Elanor Bonta, Features Writer
Over the past several years, more awareness has been shed on immigration. Most recently, in Lesbos, Greece, 24 migrant aid workers were indicted for their roles in aiding illegal immigrants and asylum seekers to escape the Middle East into Greece. The court recently dismissed the case for the time being, ruling on procedural grounds that the prosecutors could refile the case.
“Trials like this are deeply concerning because they criminalize life-saving work and set a dangerous precedent,” the U.N. Human Rights Office stated during the trial, according to AP News. “Indeed, there has already been a chilling effect, with human rights defenders and humanitarian organizations forced to halt their human rights work in Greece and other EU countries.”
Greece began clamping down on migrants and asylum-seekers in 2015 when millions of people crossed into Greece from Turkey during a refugee crisis, and has continued to do so frequently, according to AP News. Greece built a fence around the land border and has increased sea patrols.
Authorities in Greece pressed charges for espionage, forgery, felony concerning human trafficking and unlawful use of radio frequencies. Human rights organizations criticized the aid workers for potentially using illegal methods to help migrants, according to the Washington Post. Had the case gone to trial, the workers would have faced up to eight years in prison, according to the New York Times.
The aid workers were 17 foreigners and seven Greek citizens, according to AP News.
There were many legal discrepancies from the prosecutors, which gave the defendants a solid argument, according to AP News. The defense lawyers were granted many acceptions for things such as authorities not translating the prosecution documents for the foreign defendants and because the espionage charges were vague. These legal mistakes won the migrant aid workers’ case .
“It is a step,” said defense lawyer Cleo Papapantoleon, during an interview with AP News. “It is the first recognition that there were many legal mistakes that violated the essence of a fair trial. The decision is important for us, and we expect the same to happen with the investigation into the felonies (as individuals), for which there is also no evidence.”
Although cases like this run rampant in Greece and other European countries, this case has garnered more attention due to the fame of several defendants. Sarah Mardini, a Syrian human rights worker is a refugee and competitive swimmer whose sister, Yusra Mardini, was part of the refugee swimming team at the Olympic Games in 2016 and 2021, and even had a dedicated Netflix movie about her success.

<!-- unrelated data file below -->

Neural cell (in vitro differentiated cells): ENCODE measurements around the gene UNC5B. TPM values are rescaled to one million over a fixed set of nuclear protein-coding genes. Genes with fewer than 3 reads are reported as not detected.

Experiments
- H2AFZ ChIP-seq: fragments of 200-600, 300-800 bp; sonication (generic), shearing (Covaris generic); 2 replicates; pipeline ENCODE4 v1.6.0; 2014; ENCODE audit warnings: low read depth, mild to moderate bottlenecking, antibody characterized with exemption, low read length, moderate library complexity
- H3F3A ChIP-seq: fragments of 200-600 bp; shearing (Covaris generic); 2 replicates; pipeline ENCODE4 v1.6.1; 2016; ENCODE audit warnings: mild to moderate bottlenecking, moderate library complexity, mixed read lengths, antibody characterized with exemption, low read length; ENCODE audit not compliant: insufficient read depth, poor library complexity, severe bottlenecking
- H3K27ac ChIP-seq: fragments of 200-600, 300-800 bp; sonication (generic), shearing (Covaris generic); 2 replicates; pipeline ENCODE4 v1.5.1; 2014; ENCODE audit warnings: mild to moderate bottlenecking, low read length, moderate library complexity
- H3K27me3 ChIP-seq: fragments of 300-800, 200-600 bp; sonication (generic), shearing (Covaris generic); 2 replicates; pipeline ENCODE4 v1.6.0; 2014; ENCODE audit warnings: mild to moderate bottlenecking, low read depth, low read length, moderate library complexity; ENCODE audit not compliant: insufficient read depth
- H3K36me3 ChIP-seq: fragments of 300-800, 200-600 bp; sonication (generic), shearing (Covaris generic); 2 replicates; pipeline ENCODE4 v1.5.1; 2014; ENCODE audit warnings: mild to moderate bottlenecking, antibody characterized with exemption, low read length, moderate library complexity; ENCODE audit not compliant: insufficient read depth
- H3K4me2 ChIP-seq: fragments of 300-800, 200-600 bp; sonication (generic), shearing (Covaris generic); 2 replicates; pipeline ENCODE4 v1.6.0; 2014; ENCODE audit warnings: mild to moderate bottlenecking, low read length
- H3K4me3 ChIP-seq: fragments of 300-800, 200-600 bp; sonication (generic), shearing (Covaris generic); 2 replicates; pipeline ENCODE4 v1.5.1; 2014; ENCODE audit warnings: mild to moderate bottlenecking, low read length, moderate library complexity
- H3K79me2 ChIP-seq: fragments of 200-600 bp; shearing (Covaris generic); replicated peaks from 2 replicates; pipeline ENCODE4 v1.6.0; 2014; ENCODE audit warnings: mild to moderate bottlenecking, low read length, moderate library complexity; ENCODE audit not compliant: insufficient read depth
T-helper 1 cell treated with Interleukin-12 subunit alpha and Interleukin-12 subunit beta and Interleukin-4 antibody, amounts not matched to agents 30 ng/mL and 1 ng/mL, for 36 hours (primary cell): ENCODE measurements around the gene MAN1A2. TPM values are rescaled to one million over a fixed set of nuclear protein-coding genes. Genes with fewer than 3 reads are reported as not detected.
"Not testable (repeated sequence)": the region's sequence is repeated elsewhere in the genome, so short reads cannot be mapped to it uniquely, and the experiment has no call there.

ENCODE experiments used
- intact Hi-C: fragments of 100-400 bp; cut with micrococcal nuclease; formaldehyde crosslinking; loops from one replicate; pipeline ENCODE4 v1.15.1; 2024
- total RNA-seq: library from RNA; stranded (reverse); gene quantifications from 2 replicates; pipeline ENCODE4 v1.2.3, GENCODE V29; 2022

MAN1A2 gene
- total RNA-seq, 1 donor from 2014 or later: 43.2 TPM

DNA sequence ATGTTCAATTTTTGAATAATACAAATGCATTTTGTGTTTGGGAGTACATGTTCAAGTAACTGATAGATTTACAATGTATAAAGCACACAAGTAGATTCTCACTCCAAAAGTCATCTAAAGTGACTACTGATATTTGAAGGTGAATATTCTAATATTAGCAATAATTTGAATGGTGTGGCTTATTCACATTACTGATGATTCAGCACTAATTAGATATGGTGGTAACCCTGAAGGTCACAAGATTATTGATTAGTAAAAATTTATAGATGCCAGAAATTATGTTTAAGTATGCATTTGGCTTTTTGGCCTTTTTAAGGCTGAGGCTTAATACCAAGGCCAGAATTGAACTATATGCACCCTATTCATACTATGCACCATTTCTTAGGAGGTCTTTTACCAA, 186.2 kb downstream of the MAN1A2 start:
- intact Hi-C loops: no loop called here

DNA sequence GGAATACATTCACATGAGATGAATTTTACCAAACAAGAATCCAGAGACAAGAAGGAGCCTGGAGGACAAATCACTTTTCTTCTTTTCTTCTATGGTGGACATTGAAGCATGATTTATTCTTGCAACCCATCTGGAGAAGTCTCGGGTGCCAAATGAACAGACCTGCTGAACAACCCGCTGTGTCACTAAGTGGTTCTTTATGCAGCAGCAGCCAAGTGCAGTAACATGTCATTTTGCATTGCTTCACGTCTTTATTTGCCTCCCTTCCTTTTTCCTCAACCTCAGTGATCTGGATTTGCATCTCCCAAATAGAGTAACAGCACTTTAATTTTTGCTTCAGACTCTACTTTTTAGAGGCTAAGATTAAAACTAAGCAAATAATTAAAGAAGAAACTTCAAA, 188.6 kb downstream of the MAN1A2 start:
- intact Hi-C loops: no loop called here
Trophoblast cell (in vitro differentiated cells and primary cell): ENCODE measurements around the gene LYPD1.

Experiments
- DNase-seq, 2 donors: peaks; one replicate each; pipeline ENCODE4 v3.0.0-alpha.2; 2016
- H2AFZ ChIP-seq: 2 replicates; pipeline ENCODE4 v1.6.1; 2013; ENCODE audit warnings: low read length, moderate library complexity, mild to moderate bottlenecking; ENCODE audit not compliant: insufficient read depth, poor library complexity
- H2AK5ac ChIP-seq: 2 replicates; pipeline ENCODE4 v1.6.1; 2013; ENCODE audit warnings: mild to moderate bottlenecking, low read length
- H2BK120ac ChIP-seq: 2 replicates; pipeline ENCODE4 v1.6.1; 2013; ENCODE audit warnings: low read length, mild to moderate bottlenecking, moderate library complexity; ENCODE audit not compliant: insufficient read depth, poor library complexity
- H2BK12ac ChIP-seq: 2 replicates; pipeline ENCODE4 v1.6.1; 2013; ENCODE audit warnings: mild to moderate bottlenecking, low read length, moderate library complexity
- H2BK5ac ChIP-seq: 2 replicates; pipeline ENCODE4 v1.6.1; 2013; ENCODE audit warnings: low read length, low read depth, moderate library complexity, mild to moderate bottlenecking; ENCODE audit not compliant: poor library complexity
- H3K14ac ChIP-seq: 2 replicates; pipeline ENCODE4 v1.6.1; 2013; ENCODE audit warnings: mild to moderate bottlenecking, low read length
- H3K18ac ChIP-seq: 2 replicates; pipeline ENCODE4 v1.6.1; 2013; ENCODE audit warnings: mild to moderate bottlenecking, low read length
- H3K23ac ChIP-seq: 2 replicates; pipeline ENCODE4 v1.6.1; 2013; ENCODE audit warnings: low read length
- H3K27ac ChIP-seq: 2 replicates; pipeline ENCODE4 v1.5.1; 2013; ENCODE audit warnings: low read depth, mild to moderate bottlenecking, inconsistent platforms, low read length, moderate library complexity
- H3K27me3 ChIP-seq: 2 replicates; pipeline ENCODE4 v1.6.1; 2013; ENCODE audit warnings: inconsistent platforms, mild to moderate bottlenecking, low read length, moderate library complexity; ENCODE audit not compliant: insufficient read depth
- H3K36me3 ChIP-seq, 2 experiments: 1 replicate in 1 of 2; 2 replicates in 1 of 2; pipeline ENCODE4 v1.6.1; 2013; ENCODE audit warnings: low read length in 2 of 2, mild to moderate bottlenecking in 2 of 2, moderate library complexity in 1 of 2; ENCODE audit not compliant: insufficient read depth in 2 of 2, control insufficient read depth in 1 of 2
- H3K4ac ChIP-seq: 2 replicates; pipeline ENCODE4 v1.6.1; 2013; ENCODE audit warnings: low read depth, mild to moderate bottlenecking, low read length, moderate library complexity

“We urge the Greek authorities once more to drop all of the charges and allow Sarah and Sean (another worker on trial) to go back to their lives,” said Nils Muiznieks, director of Amnesty International’s European Regional Office, when speaking to the New York Times. “The criminalization of these brave human rights defenders solely for helping refugees and migrants in need shows Greece and Europe’s callous behavior toward people seeking safety at their borders.”
Despite the situation, the court’s ruling works in the defendants’ favor. Authorities are unlikely to have enough time to refile the case because the five-year limitations on the espionage and forgery charges expire in early February.
“Today’s decision offers the authorities a new opportunity to put an end to this ordeal and correct their wrongdoing by dropping all of the charges, including the more serious felony charges which still await them,” Muiznieks told the New York Times.
This trial is one of the few that rule in immigrants’ favor. Migration to Europe has peaked in recent years due to political instability and poverty in Middle Eastern countries such as Syria and Turkey, according to the Washington Post. Greece’s proximity to the Middle East has motivated many immigrants to attempt to escape there.
“I think Europe for a very long time was very open,” said Model United Nations President Rutendo Mavunga, ’24. “I think it’s only until now have they become strict but I feel like for a very long time, they’ve been very open.”
Examples from Greece and surrounding European countries’ politics concerning migration have spread awareness of immigration. The story has received a lot of coverage, alerting immigration activists and immigration organizations in Greece. Greek officials claim to have a strict but fair migration policy, but migrant work organizations disagree as Greece has charged and continues to charge workers with similar misdemeanors, according to the Washington Post.
“Address what’s going on in the country first,” Mavunga said. “Why are people wanting to leave? If conflicts can stop happening, whether it be poverty or employment, let’s try to resolve those problems on the grassroots level first before we start talking about how we can implement better immigration policies. From that point onwards, I feel like there would be less people with the desire to leave because as we see, like in first world countries, there’s not a lot of people who are flocking to another first world country because what they have is satisfactory. However, in developing of third world countries, you see people running away because the institutions that have been put in place are not working in their favor. So I would say let’s fix the institutions before we start looking at immigration policies.”
Elanor Bonta is a first-year from Shanghai, China. She is majoring in psychology and minoring in biology.
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